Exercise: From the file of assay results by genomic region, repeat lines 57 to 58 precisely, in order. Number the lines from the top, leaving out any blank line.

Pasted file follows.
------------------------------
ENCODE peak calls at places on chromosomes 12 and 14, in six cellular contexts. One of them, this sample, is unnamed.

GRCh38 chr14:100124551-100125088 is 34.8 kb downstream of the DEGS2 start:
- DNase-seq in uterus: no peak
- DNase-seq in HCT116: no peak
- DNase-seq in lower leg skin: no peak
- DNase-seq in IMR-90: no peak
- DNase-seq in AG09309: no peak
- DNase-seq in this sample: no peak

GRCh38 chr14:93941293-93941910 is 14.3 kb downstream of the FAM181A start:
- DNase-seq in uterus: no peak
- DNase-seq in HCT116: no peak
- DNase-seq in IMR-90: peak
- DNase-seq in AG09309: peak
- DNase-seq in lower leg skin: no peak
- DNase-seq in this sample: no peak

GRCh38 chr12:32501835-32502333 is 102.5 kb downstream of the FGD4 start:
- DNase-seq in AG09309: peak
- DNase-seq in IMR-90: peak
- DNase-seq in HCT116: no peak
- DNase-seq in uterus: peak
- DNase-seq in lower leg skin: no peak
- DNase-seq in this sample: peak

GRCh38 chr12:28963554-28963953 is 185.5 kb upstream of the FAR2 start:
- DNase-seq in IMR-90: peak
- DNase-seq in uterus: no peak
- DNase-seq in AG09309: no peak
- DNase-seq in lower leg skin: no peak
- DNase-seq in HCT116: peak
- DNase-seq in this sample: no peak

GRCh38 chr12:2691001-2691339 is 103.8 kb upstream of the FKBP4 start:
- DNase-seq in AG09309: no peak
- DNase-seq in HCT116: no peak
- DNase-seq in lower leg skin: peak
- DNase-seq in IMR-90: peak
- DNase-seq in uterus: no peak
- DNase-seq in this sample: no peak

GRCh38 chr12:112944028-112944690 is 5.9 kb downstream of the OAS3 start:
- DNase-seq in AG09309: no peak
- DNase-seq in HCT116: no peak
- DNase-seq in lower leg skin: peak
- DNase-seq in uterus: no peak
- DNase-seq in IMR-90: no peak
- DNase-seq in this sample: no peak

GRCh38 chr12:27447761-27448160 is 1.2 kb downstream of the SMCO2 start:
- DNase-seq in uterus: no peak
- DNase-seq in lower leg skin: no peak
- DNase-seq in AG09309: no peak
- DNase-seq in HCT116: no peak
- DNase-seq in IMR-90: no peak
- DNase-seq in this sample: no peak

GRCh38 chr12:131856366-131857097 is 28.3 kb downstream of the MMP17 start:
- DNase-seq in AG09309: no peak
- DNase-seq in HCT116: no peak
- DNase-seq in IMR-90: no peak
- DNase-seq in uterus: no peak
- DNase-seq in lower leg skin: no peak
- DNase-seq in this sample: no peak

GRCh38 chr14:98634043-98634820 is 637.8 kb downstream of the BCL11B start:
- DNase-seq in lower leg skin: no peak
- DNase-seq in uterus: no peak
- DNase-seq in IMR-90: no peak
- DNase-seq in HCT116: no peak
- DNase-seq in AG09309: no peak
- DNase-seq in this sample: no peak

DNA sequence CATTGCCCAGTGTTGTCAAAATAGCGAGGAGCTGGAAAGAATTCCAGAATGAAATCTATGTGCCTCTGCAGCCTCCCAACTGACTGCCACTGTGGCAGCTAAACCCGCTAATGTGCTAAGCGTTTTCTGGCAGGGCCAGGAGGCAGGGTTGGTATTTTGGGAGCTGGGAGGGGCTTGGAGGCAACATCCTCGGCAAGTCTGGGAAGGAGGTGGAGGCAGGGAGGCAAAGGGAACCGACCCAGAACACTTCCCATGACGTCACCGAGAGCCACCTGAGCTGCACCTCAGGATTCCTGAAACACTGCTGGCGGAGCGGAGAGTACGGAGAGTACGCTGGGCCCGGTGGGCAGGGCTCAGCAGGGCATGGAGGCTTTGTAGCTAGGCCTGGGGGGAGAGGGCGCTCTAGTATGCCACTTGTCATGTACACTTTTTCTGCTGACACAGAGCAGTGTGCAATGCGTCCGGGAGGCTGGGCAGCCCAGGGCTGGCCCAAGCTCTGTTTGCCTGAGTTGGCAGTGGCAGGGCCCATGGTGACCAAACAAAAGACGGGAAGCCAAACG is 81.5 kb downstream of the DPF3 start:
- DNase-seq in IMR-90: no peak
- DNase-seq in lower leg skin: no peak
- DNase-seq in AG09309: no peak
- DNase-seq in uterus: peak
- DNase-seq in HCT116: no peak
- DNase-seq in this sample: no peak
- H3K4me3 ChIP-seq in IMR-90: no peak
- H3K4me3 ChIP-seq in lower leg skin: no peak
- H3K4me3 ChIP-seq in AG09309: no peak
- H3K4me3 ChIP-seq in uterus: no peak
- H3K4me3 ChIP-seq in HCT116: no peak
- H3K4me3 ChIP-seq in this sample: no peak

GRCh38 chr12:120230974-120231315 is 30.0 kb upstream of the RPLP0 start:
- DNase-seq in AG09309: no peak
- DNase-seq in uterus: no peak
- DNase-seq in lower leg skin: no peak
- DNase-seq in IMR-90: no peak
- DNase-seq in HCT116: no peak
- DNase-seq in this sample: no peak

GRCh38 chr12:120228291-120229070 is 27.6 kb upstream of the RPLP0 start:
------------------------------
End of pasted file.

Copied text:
- DNase-seq in this sample: no peak

GRCh38 chr14:98634043-98634820 is 637.8 kb downstream of the BCL11B start: